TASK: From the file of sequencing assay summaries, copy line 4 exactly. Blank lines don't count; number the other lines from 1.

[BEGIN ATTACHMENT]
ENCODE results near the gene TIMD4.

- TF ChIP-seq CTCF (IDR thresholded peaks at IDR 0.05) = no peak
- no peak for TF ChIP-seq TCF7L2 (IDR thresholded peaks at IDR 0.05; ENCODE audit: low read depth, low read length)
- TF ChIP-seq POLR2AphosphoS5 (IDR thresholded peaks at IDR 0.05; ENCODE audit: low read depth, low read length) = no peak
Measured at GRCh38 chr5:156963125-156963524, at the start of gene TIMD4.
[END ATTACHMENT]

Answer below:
- TF ChIP-seq POLR2AphosphoS5 (IDR thresholded peaks at IDR 0.05; ENCODE audit: low read depth, low read length) = no peak